Later in the month, I cataloged a number of the “hot takes” I’d seen on the Chernin decision.

Martin Chernin

Martin Chernin addressing CBRM council (Dwight Rudderham in background), 12 October 2021.

I tried a new approach to council coverage, writing the first part of my story based on information in the meeting agenda, then updating it with information from the actual meeting. It worked pretty well for Fire Chief Michael Seth’s October presentation about Fire Services sustainability.

During that same meeting, council approved a plan to construct a pedway across the Esplanade, connecting a Marconi building to be located on one side of the street with the bulk of the campus on the water side. (The jury is still out, but man, that waterfront building is close to the street. I’m afraid the final effect of the two new buildings and the pedway is going to be kind of oppressive.)

I said farewell to Robert Devet of the Nova Scotia Advocate — the tyrant’s foe, the people’s friend — who died suddenly in October. But I am pleased to report that one of his longtime contributors, Kendall Worth, has launched a blog — Journalism for What Matters — where he will continue the work he began with the Advocate.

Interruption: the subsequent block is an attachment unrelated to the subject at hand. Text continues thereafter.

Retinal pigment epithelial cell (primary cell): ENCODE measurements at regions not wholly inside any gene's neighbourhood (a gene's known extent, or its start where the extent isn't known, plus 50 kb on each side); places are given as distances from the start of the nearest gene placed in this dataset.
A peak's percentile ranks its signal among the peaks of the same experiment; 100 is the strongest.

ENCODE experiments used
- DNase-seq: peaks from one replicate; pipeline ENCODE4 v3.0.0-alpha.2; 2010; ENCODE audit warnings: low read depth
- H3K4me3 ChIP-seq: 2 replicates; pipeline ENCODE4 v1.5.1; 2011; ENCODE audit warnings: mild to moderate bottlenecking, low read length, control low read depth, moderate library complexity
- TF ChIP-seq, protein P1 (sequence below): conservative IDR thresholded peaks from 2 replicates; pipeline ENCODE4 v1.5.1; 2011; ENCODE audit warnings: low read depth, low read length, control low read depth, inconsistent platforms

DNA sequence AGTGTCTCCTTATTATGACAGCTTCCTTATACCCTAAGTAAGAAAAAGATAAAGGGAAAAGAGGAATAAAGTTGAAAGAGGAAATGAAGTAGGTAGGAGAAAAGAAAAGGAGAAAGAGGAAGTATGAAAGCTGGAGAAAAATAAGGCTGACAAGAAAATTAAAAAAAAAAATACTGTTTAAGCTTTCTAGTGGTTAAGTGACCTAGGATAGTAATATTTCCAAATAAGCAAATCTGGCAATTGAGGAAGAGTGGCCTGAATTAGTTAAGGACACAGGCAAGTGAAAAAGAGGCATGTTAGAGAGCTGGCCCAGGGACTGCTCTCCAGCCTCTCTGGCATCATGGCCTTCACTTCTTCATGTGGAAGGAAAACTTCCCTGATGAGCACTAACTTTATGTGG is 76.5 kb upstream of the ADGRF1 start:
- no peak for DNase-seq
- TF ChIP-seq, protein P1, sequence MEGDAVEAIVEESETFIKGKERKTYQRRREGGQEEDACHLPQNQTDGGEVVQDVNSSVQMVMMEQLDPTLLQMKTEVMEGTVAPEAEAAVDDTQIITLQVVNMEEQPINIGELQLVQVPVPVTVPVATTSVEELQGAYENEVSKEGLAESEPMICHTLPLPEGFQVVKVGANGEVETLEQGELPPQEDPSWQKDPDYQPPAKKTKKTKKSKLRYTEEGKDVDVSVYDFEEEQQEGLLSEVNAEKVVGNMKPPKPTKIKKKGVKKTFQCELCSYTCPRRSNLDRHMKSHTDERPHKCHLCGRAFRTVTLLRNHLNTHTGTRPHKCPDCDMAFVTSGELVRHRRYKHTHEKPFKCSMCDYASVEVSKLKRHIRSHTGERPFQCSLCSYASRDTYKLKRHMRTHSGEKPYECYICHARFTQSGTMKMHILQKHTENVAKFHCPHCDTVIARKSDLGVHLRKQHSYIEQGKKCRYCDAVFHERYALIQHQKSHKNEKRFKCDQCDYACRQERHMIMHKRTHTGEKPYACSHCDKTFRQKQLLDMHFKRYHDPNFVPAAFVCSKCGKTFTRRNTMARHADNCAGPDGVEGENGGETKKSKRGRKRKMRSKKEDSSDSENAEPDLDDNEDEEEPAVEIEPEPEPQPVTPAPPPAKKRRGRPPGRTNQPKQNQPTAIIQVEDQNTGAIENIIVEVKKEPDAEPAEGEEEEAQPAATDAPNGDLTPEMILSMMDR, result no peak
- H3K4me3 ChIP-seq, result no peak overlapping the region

October was also the beginning of my fascination with Cabot Saint Lucia, Ben Cowan-Dewar’s newest golf resort and real estate development. I found the similarities between the Saint Lucian and Cape Breton projects interesting, particularly around issues like government assistance.

Cabot Saint Lucia site

Cabot Saint Lucia site.

I seriously considered putting this one in the “entertainment” section because it really was entertaining: Barry Sheehy and Albert Barbusci updated their Novaporte website. Sheehy also wrote an opinion piece about congestion at US ports without — hand to heart — once mentioning COVID.